Garcia was born and raised in Joliet. Sadly, his parents were gang members and drug addicts so he ended up in foster care at a young age. At one point, Garcia lived at MorningStar Mission, the same mission he and Crossroads now support.
Garcia was separated from his older brother during their time in foster care, but while they were apart his brother came to Christ at Maple Lawn Christian Church—the same church whose assets would later be used to plant Crossroads.
Garcia’s brother invited him to Maple Lawn, where he was loved unconditionally. Eventually, a woman from that congregation even took him into her home and raised him as her own. Garcia remembers thinking, These people are so different, this Jesus must be for real.
He accepted Christ when he was in 12th grade and then enrolled in Bible college. After graduation, he worked at a Chicagoland church plant for several years before joining the staff at Crossroads, where he ministers to people who face many of the same challenges he once faced. Having been set free by the love of Christ, Garcia has the unique ability to share the gospel with people desperately in need of the same freedom.
Because Crossroads considers outreach to be part of discipleship, Garcia personally follows up with first-time visitors and anyone who has a question or wants to talk to a pastor. Through that work, he met Terry, a resident of MorningStar Mission who was working to put his life back together. Through the mission’s “180” program, Garcia’s ministry, and Christ’s redeeming power, Terry graduated from the program, got his life on track, and was recently baptized.
Garcia’s job responsibilities are broad, but he said, “My role is to help people in our church connect with each other through community groups and connect with our community through outreach events.” Sometimes those outreach events are so significant that the church’s small groups take a break from normal meetings for a month or more to prepare! In February, the people of Crossroads were so committed to the “Night to Shine” event (produced in partnership with the Tim Tebow Foundation) that Garcia had to turn volunteers away.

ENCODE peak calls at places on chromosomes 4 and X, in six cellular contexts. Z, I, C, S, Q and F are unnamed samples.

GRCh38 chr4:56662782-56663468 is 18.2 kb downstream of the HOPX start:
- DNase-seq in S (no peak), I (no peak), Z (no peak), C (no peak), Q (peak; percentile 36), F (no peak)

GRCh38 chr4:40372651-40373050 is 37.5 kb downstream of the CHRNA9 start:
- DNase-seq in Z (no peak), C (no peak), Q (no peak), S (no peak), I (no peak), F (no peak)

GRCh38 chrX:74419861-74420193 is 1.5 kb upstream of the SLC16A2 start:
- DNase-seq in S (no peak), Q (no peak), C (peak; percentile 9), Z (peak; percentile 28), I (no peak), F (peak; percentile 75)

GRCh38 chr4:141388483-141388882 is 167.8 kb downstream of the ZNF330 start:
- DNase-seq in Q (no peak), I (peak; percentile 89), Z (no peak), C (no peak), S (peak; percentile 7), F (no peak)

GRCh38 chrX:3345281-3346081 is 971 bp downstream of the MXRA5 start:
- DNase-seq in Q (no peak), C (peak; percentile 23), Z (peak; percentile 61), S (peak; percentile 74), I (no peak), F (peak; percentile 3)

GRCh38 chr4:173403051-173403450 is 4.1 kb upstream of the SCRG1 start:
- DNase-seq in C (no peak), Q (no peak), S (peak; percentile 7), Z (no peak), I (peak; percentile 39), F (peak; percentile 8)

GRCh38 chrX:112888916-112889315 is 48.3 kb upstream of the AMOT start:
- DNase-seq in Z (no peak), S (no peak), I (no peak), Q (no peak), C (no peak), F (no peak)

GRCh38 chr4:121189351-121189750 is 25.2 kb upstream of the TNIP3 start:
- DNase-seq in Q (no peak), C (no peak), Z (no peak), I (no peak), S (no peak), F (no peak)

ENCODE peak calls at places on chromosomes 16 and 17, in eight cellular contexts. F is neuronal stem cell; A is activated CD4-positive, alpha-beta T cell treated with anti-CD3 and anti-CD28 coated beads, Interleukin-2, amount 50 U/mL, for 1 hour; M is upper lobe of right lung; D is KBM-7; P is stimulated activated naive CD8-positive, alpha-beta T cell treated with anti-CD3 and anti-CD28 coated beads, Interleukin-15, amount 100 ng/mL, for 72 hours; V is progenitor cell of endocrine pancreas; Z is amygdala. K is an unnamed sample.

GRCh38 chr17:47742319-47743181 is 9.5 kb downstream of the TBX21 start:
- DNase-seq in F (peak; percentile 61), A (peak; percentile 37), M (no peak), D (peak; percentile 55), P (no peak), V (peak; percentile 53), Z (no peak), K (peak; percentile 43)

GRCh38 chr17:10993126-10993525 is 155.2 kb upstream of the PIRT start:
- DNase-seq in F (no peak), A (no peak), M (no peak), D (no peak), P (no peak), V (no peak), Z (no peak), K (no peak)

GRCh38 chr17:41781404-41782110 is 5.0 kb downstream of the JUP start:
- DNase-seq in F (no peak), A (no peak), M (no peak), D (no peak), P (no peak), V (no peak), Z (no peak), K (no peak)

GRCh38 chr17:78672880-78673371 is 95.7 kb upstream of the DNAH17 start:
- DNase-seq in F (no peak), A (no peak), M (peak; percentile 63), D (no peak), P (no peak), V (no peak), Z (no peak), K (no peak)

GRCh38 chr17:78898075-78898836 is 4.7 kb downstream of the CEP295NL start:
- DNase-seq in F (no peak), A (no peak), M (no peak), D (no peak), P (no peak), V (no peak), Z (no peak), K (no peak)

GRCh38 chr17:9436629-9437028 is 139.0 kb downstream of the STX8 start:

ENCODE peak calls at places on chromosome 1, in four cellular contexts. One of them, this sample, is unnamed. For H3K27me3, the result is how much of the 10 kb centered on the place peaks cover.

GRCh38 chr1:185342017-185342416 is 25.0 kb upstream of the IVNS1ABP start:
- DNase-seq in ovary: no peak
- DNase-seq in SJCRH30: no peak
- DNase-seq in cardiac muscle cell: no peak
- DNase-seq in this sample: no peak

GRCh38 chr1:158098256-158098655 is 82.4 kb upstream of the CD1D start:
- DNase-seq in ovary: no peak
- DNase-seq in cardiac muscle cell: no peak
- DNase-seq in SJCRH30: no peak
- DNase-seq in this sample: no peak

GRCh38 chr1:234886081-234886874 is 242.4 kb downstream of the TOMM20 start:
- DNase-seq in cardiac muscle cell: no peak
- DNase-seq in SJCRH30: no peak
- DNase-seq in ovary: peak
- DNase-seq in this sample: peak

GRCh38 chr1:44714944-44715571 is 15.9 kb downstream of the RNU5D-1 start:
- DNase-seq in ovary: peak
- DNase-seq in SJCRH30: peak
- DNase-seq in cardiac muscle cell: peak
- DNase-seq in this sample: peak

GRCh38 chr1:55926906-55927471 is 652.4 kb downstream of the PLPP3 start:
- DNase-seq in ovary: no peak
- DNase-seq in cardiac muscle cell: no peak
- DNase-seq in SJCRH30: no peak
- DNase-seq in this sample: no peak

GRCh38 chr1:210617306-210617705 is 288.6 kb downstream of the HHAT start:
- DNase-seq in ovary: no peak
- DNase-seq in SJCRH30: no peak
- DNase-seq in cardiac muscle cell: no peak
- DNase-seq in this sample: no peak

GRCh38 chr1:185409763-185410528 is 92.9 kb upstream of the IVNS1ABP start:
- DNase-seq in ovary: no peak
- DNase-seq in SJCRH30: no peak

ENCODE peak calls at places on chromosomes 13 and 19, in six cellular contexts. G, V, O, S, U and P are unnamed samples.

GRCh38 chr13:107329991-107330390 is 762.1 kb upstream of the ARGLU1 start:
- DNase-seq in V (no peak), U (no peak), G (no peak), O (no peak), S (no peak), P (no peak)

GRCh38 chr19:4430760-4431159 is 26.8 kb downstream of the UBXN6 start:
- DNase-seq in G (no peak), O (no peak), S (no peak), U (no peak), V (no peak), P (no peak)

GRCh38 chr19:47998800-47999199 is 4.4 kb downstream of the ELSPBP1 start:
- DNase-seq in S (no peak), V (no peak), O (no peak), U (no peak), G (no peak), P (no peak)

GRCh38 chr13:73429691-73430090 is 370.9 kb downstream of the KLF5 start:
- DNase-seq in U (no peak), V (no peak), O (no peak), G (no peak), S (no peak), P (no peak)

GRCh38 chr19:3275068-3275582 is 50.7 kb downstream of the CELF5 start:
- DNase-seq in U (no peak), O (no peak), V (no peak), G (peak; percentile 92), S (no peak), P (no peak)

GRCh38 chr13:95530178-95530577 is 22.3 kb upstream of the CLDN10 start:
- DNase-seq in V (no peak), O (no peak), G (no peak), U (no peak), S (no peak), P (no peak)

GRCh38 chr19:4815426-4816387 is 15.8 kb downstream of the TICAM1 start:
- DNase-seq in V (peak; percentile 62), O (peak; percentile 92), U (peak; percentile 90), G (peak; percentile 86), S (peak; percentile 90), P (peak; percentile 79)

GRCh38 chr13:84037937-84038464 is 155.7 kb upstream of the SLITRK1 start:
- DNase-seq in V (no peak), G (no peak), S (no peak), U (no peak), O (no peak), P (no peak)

The Impact and the Impetus
It isn’t easy to change a city, but Crossroads Christian Church’s effect on Joliet is undeniable. Since 2007, the church has grown from 30 to 900 in average weekly worship attendance, with roughly 1,300 overall who consider Crossroads their church home. The congregation recently bought a new facility and will relocate this winter.
The numbers are all trending in the right direction, but Summers knows a church’s real impact is measured in changed lives and changed communities as people learn to love the Lord and love their neighbors. Though his ministry in Joliet isn’t what he expected, Summers has no plans to do anything else. After a decade of ministering to people imprisoned by poverty and hopelessness, Crossroads Christian Church knows that its purpose—“to proclaim freedom for the prisoners and recovery of sight for the blind, to set the oppressed free” (Luke 4:18)—is clear. As the Blues Brothers would say, they’re on a mission from God.
Justin Horey is a writer, musician, and the founder of Livingstone Marketing. He lives in Southern California.
Joliet State Prison photo courtesy of David Wilson/Wikimedia Commons.